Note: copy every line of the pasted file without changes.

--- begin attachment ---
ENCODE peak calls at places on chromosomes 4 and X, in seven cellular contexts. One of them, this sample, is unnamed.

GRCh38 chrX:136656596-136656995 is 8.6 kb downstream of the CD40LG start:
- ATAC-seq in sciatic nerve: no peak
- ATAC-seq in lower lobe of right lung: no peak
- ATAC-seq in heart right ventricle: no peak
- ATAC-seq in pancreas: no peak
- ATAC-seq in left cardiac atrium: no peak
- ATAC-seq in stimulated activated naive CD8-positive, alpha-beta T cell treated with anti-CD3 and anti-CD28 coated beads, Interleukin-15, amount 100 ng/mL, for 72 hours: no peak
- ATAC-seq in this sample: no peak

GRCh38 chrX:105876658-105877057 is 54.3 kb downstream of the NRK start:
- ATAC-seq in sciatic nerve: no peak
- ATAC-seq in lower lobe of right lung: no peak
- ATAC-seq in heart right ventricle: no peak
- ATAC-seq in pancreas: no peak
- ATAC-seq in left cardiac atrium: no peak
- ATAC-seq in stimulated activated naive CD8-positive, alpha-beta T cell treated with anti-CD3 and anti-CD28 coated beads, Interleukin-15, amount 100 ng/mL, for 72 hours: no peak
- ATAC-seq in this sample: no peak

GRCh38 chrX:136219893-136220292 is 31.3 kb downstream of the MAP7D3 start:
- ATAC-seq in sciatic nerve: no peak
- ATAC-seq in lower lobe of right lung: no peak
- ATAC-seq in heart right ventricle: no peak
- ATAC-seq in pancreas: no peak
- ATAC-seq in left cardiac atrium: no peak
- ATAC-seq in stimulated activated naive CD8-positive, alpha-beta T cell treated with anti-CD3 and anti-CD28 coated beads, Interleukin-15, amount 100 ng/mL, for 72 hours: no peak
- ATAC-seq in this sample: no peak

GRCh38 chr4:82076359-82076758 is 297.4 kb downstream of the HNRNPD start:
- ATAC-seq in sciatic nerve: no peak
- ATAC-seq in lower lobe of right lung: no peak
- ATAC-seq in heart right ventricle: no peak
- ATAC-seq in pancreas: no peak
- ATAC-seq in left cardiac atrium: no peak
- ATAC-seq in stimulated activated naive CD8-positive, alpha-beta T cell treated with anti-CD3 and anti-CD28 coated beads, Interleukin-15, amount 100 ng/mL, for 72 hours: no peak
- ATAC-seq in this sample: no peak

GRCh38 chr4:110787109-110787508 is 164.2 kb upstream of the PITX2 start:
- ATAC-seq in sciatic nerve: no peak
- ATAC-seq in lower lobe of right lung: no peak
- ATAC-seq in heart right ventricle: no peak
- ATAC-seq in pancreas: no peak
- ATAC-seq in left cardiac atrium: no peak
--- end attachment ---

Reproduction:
ENCODE peak calls at places on chromosomes 4 and X, in seven cellular contexts. One of them, this sample, is unnamed.

GRCh38 chrX:136656596-136656995 is 8.6 kb downstream of the CD40LG start:
- ATAC-seq in sciatic nerve: no peak
- ATAC-seq in lower lobe of right lung: no peak
- ATAC-seq in heart right ventricle: no peak
- ATAC-seq in pancreas: no peak
- ATAC-seq in left cardiac atrium: no peak
- ATAC-seq in stimulated activated naive CD8-positive, alpha-beta T cell treated with anti-CD3 and anti-CD28 coated beads, Interleukin-15, amount 100 ng/mL, for 72 hours: no peak
- ATAC-seq in this sample: no peak

GRCh38 chrX:105876658-105877057 is 54.3 kb downstream of the NRK start:
- ATAC-seq in sciatic nerve: no peak
- ATAC-seq in lower lobe of right lung: no peak
- ATAC-seq in heart right ventricle: no peak
- ATAC-seq in pancreas: no peak
- ATAC-seq in left cardiac atrium: no peak
- ATAC-seq in stimulated activated naive CD8-positive, alpha-beta T cell treated with anti-CD3 and anti-CD28 coated beads, Interleukin-15, amount 100 ng/mL, for 72 hours: no peak
- ATAC-seq in this sample: no peak

GRCh38 chrX:136219893-136220292 is 31.3 kb downstream of the MAP7D3 start:
- ATAC-seq in sciatic nerve: no peak
- ATAC-seq in lower lobe of right lung: no peak
- ATAC-seq in heart right ventricle: no peak
- ATAC-seq in pancreas: no peak
- ATAC-seq in left cardiac atrium: no peak
- ATAC-seq in stimulated activated naive CD8-positive, alpha-beta T cell treated with anti-CD3 and anti-CD28 coated beads, Interleukin-15, amount 100 ng/mL, for 72 hours: no peak
- ATAC-seq in this sample: no peak

GRCh38 chr4:82076359-82076758 is 297.4 kb downstream of the HNRNPD start:
- ATAC-seq in sciatic nerve: no peak
- ATAC-seq in lower lobe of right lung: no peak
- ATAC-seq in heart right ventricle: no peak
- ATAC-seq in pancreas: no peak
- ATAC-seq in left cardiac atrium: no peak
- ATAC-seq in stimulated activated naive CD8-positive, alpha-beta T cell treated with anti-CD3 and anti-CD28 coated beads, Interleukin-15, amount 100 ng/mL, for 72 hours: no peak
- ATAC-seq in this sample: no peak

GRCh38 chr4:110787109-110787508 is 164.2 kb upstream of the PITX2 start:
- ATAC-seq in sciatic nerve: no peak
- ATAC-seq in lower lobe of right lung: no peak
- ATAC-seq in heart right ventricle: no peak
- ATAC-seq in pancreas: no peak
- ATAC-seq in left cardiac atrium: no peak